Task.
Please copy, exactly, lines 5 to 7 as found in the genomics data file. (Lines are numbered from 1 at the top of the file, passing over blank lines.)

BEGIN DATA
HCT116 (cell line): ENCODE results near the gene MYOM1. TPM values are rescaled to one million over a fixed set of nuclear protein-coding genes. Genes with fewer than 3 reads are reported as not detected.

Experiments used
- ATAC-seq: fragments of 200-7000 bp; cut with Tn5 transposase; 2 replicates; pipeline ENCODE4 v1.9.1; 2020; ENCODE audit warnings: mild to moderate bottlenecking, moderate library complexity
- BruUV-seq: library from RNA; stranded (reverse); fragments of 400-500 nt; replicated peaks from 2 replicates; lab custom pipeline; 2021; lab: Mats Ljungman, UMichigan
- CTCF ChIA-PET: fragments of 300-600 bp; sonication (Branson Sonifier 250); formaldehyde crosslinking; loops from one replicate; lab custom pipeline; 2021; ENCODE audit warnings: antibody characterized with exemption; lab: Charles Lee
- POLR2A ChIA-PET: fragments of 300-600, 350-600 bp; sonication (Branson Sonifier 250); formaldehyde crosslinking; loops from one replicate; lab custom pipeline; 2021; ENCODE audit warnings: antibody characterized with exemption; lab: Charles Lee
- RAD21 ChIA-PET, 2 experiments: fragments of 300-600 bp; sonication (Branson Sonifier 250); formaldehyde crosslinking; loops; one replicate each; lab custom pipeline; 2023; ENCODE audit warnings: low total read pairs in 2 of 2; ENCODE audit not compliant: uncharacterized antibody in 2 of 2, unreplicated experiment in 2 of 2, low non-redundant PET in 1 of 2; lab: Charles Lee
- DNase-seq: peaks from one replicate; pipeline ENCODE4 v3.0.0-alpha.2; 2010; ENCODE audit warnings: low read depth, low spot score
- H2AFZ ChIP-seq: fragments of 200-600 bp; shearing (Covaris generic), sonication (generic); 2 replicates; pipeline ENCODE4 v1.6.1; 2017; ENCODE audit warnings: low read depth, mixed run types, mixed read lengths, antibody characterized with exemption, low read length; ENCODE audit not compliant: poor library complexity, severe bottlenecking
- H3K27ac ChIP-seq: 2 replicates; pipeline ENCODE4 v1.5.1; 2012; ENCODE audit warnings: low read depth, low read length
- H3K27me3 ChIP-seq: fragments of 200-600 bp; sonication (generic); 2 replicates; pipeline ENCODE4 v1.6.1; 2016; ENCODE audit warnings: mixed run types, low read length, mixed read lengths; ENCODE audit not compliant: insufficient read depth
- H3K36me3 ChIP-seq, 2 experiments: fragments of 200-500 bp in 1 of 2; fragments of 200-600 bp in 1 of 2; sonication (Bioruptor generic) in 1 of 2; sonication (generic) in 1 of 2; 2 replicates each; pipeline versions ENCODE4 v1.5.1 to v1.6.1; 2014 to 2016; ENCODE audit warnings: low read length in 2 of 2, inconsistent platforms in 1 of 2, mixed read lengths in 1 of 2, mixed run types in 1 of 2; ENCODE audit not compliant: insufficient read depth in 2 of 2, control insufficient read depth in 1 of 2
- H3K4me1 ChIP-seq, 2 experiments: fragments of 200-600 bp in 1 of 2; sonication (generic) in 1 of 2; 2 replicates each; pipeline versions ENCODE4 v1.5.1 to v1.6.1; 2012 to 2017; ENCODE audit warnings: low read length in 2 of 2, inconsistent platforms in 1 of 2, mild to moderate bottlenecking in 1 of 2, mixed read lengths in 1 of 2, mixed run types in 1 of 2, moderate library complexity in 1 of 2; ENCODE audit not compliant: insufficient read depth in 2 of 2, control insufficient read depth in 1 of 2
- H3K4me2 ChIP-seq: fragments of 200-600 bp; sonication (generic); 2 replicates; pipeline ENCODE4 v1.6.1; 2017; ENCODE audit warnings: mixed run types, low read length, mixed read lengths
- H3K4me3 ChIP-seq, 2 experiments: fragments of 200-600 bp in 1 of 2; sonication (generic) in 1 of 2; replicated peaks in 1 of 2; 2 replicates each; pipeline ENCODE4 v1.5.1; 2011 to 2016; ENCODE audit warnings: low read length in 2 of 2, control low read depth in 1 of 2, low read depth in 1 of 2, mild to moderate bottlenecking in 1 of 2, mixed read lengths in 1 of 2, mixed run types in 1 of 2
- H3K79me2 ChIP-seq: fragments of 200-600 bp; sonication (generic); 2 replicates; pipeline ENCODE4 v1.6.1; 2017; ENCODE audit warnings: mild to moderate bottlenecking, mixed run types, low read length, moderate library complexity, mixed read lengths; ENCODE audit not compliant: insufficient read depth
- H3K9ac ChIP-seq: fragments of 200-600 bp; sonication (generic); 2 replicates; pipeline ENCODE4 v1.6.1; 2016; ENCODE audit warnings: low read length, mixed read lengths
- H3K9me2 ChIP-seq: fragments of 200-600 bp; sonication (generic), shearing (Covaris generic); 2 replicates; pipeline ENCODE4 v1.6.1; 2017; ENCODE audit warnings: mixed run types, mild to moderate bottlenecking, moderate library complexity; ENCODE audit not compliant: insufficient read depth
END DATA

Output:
- CTCF ChIA-PET: fragments of 300-600 bp; sonication (Branson Sonifier 250); formaldehyde crosslinking; loops from one replicate; lab custom pipeline; 2021; ENCODE audit warnings: antibody characterized with exemption; lab: Charles Lee
- POLR2A ChIA-PET: fragments of 300-600, 350-600 bp; sonication (Branson Sonifier 250); formaldehyde crosslinking; loops from one replicate; lab custom pipeline; 2021; ENCODE audit warnings: antibody characterized with exemption; lab: Charles Lee
- RAD21 ChIA-PET, 2 experiments: fragments of 300-600 bp; sonication (Branson Sonifier 250); formaldehyde crosslinking; loops; one replicate each; lab custom pipeline; 2023; ENCODE audit warnings: low total read pairs in 2 of 2; ENCODE audit not compliant: uncharacterized antibody in 2 of 2, unreplicated experiment in 2 of 2, low non-redundant PET in 1 of 2; lab: Charles Lee